The trouble isn’t with safe harbor clauses …

... the trouble is with speeches so salesy as to require them. So argues one veteran CEO scribe.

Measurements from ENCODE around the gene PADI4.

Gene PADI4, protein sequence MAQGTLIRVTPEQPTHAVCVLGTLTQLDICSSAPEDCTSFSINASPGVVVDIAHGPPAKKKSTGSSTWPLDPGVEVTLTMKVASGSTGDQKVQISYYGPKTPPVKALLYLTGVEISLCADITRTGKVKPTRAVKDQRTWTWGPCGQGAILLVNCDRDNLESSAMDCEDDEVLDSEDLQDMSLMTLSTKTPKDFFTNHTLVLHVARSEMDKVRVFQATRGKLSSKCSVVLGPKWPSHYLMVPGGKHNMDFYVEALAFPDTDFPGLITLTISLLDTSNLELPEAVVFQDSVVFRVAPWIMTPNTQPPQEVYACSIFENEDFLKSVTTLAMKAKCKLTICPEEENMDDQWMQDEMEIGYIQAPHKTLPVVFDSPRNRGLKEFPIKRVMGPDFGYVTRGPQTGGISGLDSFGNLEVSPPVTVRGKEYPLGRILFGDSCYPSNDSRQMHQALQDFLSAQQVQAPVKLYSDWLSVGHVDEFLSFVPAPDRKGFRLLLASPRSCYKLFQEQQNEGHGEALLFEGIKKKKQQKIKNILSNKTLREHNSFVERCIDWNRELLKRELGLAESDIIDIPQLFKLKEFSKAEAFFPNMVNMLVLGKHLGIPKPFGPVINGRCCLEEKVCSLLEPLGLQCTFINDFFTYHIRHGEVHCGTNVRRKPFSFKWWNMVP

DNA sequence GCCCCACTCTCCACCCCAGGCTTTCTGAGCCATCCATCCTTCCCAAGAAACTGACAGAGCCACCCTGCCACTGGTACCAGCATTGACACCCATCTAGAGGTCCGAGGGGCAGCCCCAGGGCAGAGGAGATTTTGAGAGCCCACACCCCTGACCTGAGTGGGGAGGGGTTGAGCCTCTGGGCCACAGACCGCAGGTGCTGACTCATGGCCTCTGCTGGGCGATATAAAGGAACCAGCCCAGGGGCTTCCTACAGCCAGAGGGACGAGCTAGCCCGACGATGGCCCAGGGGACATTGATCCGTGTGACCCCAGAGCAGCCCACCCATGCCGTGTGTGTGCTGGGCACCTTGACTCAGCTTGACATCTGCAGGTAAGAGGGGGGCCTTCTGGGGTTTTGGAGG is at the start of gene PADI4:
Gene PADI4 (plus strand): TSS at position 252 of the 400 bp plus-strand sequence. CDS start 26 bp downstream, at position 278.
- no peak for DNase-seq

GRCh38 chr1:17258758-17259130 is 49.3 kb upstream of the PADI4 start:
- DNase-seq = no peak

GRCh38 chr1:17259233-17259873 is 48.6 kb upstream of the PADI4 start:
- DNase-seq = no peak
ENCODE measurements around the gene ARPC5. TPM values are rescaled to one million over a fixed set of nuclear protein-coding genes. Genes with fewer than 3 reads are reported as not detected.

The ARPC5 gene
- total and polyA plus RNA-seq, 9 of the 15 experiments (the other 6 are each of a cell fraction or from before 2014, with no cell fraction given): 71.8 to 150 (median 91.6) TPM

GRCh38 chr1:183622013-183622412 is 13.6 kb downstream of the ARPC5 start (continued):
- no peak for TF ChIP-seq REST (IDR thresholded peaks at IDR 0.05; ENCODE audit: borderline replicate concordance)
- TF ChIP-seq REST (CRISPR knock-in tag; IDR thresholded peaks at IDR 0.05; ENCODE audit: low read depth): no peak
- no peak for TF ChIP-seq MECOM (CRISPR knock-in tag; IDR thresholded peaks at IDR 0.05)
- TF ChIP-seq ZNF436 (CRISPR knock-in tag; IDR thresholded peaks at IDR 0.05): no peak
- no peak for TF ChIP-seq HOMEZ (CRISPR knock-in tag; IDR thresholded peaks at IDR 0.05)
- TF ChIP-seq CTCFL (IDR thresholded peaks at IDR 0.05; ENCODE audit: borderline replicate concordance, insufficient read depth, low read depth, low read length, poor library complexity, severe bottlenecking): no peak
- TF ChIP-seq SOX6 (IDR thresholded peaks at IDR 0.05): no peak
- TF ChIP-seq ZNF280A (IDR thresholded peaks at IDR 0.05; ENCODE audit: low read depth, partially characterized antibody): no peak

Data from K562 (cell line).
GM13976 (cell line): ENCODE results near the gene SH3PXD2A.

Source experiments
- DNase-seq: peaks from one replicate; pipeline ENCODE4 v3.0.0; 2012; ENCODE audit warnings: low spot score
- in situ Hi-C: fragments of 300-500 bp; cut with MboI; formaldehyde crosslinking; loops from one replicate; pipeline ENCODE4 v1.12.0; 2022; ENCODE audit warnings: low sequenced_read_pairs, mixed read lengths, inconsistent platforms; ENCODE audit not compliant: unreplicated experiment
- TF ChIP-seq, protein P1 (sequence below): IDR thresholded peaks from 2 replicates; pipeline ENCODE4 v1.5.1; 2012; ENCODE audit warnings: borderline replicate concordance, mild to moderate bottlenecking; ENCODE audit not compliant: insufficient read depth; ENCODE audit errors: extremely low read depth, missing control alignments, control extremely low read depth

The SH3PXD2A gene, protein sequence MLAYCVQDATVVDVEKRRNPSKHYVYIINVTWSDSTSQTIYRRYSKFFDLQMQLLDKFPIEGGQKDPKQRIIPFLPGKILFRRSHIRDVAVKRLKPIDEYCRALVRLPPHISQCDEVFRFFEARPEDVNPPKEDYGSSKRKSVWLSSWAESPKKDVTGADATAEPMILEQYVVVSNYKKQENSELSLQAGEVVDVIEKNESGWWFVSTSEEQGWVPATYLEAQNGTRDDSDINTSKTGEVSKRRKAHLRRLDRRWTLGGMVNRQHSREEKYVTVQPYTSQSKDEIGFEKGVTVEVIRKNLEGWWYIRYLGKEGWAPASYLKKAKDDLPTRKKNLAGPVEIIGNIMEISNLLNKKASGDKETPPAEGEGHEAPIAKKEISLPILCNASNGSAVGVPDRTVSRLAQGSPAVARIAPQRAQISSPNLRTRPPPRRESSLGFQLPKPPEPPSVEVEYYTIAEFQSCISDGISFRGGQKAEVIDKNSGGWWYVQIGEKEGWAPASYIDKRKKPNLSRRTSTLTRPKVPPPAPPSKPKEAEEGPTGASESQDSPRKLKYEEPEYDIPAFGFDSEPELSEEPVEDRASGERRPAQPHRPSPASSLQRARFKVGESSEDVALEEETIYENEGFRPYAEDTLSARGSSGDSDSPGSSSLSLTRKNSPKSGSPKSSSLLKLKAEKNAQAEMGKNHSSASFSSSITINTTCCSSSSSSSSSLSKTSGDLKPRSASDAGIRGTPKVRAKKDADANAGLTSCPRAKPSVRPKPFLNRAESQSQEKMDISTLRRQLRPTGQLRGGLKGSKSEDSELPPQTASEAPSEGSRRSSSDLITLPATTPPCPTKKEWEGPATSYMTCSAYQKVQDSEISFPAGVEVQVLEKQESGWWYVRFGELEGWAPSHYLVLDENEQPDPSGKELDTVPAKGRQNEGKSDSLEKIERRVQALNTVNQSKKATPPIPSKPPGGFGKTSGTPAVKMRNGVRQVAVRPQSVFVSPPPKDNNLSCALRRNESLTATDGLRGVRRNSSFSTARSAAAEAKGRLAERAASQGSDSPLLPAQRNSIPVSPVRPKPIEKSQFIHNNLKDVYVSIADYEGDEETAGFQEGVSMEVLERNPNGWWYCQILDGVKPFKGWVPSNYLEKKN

Re. "Fear and loathing in executive communications." Fletcher Dean, Director, Office of the Chairman & CEO and Executive Communiations: I don’t buy the position that the reason corporate chiefs can’t get good forums is because of safe harbor clauses. The reason they can’t get good forums is because they’re delivering speeches that contain safe harbor clauses to begin with. Any speech to TED, WSJ Eco:nomics Forum, Boston CEO Club or any other top forum that has to have a safe harbor clause will fail. It’s that simple. In my experience, conference organizers DO want CEOs because they’re often the brightest, sexiest type of speakers and help drive attendance. But there’s a huge caveat. They only want them if the speaker—whether it’s a CEO, a professor or a line-manager at the local pizza shop—can give something useful back to the audience. It’s a lesson a lot of CEOs have trouble understanding. They’ve grown up in a world where everything revolves around them and their organization. So every time they go out, they often feel they have to sell, sell, sell. That’s marketing and it has no place in the public forum arena. What conference organizers are looking for are thought leaders, those CEOs who see the big picture of the world and can share that with the audience. Bottom line? If your speech requires a safe harbor clause and your audience isn’t investors or analysts, it’s an excellent sign that there’s going to be a mismatch between what your speaker wants to say and the audience needs to hear.

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